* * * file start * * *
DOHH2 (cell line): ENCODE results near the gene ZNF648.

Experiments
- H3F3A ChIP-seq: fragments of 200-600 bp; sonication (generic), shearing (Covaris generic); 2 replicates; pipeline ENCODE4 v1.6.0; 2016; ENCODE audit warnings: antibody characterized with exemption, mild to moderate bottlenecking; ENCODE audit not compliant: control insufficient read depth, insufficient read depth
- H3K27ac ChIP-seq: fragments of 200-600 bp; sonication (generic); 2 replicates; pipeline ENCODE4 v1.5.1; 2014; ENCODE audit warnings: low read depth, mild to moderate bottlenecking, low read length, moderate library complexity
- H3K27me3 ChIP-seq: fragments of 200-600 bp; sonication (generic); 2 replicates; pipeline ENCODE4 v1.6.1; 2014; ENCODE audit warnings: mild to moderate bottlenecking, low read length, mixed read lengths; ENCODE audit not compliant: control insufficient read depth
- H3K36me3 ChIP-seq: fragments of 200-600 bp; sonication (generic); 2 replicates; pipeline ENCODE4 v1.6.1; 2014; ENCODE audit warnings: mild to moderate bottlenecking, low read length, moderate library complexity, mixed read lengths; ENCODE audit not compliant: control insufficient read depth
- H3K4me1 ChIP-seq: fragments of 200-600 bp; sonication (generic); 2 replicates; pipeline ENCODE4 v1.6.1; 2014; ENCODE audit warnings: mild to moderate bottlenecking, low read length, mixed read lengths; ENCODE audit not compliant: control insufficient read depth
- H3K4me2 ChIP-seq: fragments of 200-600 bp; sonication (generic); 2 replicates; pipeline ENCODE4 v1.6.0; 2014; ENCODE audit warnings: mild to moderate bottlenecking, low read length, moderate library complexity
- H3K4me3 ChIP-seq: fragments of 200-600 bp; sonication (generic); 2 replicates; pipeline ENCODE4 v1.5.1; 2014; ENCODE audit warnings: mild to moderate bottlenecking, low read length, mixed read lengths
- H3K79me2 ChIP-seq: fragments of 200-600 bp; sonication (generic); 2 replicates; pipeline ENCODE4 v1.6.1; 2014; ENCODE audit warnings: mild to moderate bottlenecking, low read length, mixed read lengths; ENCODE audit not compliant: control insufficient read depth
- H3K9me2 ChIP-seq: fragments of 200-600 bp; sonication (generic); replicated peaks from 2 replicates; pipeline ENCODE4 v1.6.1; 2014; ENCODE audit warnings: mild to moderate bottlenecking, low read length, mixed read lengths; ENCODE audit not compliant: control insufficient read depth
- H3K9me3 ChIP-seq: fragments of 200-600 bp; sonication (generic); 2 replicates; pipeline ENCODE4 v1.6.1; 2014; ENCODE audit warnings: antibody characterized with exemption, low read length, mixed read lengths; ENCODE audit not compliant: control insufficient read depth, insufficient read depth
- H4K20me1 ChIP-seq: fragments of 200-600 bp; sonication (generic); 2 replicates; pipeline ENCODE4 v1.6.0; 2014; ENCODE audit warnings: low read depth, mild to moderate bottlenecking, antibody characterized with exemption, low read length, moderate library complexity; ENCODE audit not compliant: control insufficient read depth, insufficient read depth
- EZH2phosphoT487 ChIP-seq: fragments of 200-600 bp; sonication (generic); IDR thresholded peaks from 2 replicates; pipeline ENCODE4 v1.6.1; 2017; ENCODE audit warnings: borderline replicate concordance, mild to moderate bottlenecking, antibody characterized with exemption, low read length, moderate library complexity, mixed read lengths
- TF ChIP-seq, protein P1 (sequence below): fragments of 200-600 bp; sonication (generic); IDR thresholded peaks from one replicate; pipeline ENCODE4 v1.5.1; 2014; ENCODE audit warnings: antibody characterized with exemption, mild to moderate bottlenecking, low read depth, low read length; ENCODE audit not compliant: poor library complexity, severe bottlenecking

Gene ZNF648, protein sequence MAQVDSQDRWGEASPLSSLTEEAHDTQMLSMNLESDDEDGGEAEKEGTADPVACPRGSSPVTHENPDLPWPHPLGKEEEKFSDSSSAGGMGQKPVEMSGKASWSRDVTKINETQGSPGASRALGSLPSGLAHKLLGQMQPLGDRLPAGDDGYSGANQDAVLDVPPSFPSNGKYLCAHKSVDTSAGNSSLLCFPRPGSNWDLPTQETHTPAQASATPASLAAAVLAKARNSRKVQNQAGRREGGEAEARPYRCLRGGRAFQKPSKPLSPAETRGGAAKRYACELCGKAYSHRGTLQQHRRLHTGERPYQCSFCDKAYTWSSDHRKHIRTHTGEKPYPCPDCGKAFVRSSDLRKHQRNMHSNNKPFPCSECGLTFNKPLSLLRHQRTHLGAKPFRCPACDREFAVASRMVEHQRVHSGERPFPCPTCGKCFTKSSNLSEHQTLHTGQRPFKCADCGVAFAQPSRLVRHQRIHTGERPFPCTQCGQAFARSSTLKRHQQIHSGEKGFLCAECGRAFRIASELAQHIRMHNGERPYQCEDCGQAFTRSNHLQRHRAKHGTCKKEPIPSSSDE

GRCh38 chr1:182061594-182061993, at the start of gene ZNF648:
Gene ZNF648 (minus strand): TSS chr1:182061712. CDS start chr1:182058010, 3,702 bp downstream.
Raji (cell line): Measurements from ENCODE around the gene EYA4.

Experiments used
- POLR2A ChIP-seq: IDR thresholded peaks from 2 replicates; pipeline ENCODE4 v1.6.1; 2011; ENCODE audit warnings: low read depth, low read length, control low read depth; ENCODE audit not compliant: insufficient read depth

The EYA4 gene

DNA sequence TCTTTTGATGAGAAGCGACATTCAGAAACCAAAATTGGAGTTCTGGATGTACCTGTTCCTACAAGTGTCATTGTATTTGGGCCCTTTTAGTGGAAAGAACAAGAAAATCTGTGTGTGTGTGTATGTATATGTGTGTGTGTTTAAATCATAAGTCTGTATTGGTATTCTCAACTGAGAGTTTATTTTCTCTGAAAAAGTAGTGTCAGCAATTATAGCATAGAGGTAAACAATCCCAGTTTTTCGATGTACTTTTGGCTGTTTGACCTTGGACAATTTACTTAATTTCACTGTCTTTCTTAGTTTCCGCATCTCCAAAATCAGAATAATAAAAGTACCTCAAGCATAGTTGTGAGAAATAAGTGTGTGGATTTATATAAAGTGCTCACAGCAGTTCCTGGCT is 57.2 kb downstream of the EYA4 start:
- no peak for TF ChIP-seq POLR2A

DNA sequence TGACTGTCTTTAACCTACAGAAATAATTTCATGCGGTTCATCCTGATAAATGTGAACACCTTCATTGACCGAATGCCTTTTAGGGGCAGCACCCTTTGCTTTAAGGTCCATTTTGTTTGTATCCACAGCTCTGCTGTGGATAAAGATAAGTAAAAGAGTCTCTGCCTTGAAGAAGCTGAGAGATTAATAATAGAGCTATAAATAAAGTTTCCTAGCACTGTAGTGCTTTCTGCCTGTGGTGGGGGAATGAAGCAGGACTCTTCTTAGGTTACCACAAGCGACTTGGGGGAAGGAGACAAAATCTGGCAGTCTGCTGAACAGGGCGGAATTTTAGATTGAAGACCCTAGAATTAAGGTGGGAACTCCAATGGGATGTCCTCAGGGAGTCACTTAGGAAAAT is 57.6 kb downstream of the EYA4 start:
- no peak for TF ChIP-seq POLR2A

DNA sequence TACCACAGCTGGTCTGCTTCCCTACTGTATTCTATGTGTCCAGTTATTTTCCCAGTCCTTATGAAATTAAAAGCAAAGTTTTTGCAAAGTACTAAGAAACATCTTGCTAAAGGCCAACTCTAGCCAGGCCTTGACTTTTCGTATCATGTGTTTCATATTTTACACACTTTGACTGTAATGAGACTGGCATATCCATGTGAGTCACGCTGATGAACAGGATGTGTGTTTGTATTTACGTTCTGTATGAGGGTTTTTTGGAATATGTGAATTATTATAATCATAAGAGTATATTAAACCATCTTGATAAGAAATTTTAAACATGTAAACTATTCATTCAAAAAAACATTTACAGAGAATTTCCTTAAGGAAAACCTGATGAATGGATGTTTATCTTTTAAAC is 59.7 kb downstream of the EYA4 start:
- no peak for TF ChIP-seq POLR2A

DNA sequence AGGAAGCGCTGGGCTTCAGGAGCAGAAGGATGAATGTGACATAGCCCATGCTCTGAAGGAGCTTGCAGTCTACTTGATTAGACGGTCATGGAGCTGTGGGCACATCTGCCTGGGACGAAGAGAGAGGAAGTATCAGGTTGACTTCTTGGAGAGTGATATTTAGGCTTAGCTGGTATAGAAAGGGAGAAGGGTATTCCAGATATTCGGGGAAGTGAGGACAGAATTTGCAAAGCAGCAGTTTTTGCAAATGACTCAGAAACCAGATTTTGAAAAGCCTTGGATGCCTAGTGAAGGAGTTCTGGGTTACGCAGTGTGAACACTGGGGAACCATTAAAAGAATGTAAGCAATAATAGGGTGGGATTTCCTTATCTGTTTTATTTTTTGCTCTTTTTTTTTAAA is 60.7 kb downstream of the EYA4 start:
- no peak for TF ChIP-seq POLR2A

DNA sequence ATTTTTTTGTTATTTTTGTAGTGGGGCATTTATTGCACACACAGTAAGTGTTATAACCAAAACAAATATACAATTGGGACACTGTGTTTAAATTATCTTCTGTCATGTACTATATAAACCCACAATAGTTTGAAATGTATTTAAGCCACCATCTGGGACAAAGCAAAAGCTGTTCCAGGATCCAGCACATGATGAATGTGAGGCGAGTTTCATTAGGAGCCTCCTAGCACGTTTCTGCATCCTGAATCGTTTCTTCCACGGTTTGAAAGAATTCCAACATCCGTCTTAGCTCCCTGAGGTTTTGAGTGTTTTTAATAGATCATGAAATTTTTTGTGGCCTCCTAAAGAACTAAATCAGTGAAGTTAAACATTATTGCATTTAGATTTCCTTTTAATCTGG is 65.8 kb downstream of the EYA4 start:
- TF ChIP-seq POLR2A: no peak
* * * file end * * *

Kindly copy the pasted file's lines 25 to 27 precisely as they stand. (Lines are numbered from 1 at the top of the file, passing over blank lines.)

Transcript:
DNA sequence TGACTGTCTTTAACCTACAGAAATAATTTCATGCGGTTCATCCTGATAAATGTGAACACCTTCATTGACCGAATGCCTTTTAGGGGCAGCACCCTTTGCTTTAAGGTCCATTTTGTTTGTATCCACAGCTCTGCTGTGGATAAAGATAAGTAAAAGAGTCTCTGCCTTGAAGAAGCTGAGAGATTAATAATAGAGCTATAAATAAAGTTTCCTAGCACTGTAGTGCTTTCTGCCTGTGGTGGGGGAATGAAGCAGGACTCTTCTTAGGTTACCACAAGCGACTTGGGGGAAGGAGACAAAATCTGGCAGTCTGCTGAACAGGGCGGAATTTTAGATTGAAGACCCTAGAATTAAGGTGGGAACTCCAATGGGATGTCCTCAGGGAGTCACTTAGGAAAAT is 57.6 kb downstream of the EYA4 start:
- no peak for TF ChIP-seq POLR2A

DNA sequence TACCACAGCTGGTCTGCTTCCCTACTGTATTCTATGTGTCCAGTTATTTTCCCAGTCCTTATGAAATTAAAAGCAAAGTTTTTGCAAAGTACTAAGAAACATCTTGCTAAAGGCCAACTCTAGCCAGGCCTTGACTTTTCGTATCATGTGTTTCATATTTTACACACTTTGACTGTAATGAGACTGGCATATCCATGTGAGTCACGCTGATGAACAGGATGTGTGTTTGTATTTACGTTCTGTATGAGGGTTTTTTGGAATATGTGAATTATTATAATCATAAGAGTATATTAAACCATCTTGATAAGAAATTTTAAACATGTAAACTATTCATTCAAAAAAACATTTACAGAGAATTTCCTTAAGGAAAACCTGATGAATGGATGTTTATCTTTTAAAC is 59.7 kb downstream of the EYA4 start: